When Claxton is on the court, the Nets can switch 1 through 5 without sacrificing size. He has only logged 93 minutes over the course of six games since returning from knee and shoulder injuries, but in that small sample, they have outscored opponents by 17.3 points per 100 possessions, per NBA.com. In their Nets' 121-109 win over the Boston Celtics on Thursday, Claxton switched onto Jayson Tatum outside the 3-point line, got down in a stance, contested his sidestep 3 and forced an airball.  

Later in the game, he moved his feet with Jeff Teague … 

… denied Jaylen Brown … 

… and forced Tatum into a low-percentage turnaround outside the restricted area. (Tatum's so talented that he made it anyway.)

Claxton is not Bam Adebayo. He has played a total of 280 NBA minutes and 191 G League minutes, having missed most of his rookie season with injuries. "He's young as hell," Green said, but the 21-year-old is "asking good questions," and "his IQ's really good." There aren't many true centers who can do what he does defensively. 

"It starts with his footwork," Nash said. "He has great mobility with his length, so he's able to cover a variety of players. He really fits into our switching defense, where he can be really active on top of obviously being able to move his feet and use his length against quicker players and use his feet against bigger, stronger players. He gives us versatility, but he also gives us a lot of energy and activity. He gives us a slightly unique profile for our team with his length and activity."

Already, Claxton is a statistical darling. Per 36 minutes he's averaging 20.9 points, 8.1 rebounds, 1.9 assists, 3.1 blocks and 1.9 steals. He's shooting 80 percent (20-for-25) at the rim, per Cleaning The Glass, feasting on lobs and pocket passes from future Hall of Famers.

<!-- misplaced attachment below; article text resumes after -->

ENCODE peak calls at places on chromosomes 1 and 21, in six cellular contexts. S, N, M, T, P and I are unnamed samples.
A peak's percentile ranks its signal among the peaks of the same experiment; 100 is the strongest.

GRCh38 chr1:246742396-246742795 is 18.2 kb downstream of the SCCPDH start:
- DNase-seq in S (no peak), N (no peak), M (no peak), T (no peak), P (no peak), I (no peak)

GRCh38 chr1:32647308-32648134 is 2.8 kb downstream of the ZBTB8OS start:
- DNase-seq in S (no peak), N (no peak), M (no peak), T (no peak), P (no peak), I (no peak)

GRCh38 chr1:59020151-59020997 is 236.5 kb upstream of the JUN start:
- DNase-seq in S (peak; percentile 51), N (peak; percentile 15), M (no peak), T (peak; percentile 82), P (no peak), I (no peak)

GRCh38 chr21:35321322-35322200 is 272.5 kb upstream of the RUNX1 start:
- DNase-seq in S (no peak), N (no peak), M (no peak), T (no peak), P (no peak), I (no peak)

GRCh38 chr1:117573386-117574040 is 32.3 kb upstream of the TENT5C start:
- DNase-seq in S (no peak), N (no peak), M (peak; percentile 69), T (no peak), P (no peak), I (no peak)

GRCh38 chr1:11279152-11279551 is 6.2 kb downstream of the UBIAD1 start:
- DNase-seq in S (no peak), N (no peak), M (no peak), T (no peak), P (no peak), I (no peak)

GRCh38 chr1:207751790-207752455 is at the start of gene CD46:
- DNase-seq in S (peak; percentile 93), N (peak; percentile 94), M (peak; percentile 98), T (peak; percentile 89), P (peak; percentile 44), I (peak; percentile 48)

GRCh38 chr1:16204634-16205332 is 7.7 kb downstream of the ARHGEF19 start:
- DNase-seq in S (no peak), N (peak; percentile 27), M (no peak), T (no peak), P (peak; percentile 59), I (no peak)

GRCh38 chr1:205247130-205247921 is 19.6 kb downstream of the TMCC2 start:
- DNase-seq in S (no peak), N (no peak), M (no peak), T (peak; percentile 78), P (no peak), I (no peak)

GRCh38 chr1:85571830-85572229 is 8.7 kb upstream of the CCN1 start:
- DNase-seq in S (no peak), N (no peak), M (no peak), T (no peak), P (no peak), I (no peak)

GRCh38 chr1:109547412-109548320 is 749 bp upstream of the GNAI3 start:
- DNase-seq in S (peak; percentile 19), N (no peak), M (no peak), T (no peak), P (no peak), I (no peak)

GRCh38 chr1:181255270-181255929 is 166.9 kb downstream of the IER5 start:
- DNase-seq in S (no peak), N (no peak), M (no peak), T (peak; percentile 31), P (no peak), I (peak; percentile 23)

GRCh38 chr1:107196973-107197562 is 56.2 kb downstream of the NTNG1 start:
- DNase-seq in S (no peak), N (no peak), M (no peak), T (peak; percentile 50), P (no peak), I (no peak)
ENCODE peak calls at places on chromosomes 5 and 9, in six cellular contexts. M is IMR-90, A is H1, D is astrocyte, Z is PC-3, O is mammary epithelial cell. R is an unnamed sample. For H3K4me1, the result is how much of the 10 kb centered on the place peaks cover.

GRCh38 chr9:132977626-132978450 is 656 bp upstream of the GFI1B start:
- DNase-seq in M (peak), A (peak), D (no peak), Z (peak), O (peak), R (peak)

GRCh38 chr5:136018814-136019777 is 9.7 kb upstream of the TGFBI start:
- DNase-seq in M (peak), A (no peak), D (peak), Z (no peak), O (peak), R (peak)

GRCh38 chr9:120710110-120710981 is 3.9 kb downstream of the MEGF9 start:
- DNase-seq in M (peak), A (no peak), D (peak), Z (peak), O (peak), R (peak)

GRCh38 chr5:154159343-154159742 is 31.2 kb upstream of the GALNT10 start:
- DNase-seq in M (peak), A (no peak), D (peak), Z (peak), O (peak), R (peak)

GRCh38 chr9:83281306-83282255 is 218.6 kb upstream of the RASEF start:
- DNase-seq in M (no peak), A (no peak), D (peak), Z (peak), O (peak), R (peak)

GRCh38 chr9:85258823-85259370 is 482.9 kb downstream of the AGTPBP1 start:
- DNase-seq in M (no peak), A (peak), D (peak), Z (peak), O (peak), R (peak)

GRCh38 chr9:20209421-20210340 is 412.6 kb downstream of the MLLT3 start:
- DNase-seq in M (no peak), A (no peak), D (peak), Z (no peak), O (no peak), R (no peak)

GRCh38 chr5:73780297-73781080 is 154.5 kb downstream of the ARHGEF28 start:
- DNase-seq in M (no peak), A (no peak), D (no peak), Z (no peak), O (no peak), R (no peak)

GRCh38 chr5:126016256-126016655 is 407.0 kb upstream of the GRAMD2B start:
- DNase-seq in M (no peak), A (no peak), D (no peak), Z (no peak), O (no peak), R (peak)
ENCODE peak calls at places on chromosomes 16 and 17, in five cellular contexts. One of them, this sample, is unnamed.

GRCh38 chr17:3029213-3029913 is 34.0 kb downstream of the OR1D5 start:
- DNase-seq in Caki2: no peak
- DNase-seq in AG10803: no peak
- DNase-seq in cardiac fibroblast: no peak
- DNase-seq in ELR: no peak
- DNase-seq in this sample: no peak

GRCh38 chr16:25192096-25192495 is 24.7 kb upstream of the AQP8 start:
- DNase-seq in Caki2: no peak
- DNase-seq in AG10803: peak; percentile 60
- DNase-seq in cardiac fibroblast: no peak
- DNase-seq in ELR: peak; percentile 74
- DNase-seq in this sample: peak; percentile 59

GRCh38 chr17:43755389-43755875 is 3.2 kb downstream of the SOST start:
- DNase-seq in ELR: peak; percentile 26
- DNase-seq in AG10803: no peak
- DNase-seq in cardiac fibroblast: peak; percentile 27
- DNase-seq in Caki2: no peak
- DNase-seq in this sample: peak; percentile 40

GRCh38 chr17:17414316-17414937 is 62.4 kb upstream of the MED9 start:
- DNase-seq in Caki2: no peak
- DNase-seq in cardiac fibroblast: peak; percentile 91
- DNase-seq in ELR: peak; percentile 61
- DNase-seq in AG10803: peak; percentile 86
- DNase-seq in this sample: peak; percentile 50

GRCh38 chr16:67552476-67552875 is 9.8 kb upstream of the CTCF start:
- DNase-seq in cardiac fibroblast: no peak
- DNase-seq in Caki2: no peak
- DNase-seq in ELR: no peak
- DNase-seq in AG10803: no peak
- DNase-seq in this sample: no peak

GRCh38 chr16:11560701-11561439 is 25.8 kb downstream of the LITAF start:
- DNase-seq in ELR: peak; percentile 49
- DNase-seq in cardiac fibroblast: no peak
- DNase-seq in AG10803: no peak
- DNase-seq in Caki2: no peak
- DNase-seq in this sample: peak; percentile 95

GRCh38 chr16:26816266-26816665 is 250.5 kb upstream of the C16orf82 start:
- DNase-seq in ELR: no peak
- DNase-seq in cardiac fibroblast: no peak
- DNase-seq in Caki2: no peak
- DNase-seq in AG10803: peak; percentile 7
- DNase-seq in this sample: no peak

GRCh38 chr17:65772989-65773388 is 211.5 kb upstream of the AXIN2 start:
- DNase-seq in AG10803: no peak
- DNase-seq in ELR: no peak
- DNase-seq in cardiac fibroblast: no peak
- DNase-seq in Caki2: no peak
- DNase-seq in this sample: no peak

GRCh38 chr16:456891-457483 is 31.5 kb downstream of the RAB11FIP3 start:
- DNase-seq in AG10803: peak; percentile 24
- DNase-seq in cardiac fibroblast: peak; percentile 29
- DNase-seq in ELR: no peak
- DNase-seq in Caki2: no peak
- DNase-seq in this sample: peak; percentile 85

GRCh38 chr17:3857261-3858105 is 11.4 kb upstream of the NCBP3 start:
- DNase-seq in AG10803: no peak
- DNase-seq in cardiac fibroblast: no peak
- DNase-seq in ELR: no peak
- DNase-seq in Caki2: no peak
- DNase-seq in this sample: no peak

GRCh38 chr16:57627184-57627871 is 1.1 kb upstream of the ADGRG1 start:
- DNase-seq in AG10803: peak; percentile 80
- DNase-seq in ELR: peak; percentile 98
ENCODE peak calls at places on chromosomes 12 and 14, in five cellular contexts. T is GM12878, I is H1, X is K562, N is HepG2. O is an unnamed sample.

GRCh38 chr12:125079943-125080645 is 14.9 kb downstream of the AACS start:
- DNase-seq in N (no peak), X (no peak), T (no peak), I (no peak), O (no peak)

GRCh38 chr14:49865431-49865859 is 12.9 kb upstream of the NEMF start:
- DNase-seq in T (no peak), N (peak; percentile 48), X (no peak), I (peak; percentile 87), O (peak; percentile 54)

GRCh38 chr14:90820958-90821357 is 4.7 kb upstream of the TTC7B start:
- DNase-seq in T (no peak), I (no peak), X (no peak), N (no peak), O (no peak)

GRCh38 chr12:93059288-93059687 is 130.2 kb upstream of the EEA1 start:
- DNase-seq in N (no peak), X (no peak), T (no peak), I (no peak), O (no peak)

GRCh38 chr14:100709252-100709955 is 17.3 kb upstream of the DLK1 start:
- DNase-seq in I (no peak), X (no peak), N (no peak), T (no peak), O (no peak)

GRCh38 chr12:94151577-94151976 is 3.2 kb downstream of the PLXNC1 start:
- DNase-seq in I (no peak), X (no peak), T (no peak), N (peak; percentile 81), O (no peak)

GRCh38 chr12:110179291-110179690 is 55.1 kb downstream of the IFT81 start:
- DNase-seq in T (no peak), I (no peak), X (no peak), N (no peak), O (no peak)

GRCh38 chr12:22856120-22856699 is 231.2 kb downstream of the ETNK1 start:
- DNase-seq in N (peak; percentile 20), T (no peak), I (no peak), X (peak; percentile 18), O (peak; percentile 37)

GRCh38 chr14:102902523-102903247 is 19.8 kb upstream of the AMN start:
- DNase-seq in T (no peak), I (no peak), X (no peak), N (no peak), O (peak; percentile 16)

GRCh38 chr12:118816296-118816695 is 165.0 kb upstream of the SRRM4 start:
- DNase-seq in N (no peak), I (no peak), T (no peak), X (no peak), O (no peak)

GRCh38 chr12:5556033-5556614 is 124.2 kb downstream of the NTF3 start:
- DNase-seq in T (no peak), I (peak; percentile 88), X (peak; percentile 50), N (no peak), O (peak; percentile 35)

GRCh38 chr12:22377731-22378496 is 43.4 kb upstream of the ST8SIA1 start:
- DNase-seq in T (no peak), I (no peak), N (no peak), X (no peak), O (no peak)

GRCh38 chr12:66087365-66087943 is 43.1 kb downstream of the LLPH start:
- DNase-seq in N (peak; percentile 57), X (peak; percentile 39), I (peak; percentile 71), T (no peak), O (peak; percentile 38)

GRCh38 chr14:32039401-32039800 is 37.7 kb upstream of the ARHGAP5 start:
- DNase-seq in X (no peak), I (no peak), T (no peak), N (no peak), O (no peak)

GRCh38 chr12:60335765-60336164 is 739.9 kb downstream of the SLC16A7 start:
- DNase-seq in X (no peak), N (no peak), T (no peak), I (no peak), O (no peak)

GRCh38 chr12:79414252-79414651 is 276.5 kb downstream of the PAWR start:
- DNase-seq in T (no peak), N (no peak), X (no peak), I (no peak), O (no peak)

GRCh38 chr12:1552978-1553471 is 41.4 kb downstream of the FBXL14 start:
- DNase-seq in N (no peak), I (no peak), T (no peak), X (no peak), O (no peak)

When Claxton checks in the game, "he knows what he needs to do," teammate Bruce Brown said. His skill set is ideal for a team that has an unprecedented amount of isolation scoring, copious spot-up shooting and glaring defensive deficiencies. Beyond that, "he's working his ass off," Green said. The early evidence suggests not only that he is an important part of the Nets' future, but that he could be in their playoff rotation this year, provided he stays healthy and gets the reps he needs in the regular season. 

This is not to say that Brooklyn shouldn't have grabbed Griffin when he became available. Nash said that he envisions Griffin helping them as a short-roll playmaker -- picture an opposing defense trapping Harden, then having to deal Griffin in the middle of the floor, playing 4-on-3 with a lob threat at the rim and all-time shooters spaced out on the perimeter. Griffin doesn't exclusively have to be a small ball 5; he can play next to Jordan or Claxton. This season, in particular, many teams have had their depth tested. The Nets might not need another big now, but maybe they will in a few weeks.